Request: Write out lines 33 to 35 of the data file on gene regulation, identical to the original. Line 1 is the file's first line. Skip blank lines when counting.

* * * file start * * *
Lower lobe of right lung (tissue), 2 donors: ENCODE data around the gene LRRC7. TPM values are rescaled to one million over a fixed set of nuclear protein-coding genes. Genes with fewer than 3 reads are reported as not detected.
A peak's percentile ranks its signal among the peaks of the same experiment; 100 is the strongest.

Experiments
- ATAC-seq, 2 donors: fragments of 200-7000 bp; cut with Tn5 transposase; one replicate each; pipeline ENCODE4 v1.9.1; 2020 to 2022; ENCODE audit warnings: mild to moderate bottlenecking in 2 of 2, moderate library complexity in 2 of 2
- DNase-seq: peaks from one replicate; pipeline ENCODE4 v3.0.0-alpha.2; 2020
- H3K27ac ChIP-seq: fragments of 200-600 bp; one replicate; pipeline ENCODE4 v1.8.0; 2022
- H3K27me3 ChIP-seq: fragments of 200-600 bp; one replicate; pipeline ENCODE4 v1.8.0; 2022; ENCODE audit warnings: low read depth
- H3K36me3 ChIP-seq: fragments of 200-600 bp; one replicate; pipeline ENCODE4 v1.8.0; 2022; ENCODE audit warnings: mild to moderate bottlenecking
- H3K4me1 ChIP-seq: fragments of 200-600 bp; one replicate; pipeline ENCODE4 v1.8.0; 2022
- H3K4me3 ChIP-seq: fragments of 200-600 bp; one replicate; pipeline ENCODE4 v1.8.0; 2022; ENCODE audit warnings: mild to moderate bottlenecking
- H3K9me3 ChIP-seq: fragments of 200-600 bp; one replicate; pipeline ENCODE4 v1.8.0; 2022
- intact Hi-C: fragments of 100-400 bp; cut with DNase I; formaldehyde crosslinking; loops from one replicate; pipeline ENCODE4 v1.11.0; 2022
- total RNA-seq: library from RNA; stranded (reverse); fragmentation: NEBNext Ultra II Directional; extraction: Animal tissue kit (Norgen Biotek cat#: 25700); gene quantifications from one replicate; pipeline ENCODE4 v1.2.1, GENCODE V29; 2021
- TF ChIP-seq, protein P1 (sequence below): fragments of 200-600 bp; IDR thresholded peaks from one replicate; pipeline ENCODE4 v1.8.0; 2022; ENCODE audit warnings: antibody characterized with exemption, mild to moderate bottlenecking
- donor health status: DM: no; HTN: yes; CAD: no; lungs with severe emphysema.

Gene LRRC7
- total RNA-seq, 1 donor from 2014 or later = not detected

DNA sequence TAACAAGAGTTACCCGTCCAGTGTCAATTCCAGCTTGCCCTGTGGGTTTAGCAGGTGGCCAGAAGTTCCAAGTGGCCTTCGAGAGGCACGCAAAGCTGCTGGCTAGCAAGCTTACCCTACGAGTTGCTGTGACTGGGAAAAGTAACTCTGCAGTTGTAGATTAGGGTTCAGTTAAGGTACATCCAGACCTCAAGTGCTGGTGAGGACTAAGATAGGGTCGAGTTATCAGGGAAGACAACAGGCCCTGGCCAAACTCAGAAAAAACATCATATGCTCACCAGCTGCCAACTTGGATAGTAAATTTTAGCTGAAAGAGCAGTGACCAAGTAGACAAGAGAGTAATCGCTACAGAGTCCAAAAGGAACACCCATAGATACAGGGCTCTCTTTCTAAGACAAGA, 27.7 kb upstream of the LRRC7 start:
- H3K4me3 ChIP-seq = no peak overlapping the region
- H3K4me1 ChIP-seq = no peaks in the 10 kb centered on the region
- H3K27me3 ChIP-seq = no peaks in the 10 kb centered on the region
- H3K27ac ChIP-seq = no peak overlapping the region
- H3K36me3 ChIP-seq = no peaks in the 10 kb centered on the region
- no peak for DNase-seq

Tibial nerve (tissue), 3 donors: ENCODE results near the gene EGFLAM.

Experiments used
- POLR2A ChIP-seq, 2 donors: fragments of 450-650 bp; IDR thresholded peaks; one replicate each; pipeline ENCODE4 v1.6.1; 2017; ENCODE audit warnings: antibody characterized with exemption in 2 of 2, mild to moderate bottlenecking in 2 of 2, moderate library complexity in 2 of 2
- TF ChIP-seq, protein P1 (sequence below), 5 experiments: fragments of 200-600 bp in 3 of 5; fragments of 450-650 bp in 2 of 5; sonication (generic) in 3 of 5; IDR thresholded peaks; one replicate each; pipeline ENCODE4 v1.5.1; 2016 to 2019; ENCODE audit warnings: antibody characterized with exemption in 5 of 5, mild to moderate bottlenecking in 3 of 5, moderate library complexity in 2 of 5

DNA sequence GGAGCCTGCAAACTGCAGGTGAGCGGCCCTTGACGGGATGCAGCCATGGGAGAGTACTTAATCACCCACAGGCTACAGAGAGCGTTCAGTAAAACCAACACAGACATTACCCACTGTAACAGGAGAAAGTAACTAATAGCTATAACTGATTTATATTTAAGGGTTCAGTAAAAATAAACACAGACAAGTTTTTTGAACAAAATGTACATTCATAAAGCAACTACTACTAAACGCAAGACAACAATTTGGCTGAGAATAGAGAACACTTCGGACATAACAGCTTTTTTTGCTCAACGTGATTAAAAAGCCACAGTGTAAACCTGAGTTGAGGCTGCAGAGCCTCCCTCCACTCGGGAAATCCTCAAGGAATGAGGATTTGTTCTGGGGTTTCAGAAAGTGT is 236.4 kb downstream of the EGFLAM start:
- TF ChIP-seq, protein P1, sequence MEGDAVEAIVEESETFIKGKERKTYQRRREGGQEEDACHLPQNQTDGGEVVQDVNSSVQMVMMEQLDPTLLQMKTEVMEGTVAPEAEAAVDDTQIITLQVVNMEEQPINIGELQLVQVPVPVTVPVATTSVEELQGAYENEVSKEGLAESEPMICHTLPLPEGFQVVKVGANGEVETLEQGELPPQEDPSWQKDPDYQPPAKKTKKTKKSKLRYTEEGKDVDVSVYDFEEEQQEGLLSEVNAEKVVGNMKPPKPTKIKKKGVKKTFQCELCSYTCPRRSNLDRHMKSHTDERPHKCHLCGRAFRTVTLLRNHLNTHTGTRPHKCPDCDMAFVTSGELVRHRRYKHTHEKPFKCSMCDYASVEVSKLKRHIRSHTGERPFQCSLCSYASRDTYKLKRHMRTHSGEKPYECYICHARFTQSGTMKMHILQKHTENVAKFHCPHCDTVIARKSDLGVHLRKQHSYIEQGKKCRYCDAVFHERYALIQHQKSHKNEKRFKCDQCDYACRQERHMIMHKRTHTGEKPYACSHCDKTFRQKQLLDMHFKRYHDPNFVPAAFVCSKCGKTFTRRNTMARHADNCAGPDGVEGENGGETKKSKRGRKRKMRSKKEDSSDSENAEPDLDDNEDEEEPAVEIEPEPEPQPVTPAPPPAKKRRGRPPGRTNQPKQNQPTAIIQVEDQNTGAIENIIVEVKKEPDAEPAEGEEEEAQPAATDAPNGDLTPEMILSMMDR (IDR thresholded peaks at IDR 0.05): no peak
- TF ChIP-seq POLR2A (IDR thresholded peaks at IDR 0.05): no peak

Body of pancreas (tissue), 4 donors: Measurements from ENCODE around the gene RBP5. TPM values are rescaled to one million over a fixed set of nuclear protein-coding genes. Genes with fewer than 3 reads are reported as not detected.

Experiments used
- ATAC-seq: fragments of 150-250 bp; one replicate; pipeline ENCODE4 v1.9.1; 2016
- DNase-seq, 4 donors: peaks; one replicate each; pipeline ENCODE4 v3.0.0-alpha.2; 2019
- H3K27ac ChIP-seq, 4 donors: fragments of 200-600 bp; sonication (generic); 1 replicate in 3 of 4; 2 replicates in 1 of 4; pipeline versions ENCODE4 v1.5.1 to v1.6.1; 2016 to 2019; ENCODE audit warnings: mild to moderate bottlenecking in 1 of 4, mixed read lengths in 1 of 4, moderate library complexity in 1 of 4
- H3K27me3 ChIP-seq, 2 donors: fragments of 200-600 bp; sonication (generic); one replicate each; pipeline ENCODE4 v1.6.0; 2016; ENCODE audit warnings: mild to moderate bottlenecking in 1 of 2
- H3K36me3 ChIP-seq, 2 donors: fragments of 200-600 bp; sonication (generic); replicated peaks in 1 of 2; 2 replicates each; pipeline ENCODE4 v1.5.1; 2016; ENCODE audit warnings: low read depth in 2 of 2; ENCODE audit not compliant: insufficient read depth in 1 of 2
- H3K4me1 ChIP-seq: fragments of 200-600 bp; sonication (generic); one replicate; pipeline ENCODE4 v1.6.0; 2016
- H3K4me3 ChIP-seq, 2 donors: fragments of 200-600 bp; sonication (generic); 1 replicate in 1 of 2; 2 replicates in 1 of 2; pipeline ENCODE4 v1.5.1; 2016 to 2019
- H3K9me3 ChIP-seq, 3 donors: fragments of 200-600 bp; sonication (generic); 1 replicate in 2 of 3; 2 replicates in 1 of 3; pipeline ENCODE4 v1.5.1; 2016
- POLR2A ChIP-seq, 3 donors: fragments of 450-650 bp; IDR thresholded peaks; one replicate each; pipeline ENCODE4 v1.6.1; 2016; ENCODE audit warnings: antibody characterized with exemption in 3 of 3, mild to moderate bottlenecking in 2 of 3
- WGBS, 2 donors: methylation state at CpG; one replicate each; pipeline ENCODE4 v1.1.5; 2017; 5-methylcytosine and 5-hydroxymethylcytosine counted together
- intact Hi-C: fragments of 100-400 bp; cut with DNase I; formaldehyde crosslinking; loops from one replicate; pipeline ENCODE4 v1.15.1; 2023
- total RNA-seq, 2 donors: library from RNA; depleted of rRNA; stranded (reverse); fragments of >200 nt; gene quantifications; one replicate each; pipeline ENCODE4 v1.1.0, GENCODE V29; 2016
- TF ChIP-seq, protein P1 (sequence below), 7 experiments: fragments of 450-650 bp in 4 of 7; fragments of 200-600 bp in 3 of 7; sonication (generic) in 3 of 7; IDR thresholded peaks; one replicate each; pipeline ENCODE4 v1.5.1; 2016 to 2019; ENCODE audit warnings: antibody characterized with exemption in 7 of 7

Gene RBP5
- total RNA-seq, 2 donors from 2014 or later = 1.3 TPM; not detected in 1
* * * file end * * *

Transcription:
Experiments used
- ATAC-seq: fragments of 150-250 bp; one replicate; pipeline ENCODE4 v1.9.1; 2016
- DNase-seq, 4 donors: peaks; one replicate each; pipeline ENCODE4 v3.0.0-alpha.2; 2019